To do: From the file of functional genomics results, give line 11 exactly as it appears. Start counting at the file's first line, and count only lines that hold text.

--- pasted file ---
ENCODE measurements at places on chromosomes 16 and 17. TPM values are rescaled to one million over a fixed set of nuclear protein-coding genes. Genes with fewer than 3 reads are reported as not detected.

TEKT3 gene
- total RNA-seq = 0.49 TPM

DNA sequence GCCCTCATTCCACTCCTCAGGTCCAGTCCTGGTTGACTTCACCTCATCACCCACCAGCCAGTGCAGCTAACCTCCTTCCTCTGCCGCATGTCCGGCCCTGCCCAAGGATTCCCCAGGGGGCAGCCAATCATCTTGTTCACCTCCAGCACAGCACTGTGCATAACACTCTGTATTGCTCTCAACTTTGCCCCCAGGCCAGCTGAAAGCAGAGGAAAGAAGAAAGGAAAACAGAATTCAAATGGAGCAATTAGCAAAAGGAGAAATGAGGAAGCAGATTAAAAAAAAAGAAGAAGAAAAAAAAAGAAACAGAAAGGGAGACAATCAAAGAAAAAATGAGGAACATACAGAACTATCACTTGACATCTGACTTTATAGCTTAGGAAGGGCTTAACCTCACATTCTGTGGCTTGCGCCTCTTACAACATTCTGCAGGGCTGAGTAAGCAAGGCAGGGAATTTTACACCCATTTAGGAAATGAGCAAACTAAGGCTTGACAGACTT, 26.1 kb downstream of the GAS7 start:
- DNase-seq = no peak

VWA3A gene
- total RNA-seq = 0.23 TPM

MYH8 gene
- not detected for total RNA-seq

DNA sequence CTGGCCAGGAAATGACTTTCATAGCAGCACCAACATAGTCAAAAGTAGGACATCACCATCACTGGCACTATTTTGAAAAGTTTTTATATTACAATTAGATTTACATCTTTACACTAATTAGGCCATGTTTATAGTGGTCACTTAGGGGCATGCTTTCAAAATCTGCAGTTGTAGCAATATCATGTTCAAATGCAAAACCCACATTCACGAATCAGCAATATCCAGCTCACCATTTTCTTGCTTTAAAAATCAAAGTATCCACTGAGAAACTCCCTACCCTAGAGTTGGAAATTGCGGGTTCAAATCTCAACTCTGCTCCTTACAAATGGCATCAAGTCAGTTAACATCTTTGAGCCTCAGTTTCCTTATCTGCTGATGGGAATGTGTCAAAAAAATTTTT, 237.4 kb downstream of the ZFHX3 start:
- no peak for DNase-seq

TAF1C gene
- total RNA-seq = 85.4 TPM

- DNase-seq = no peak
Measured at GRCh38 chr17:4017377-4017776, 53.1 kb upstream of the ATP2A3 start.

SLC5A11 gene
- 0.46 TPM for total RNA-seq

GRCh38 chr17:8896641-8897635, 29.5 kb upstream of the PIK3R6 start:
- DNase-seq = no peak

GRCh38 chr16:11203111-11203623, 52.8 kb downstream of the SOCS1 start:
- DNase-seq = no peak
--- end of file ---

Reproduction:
- no peak for DNase-seq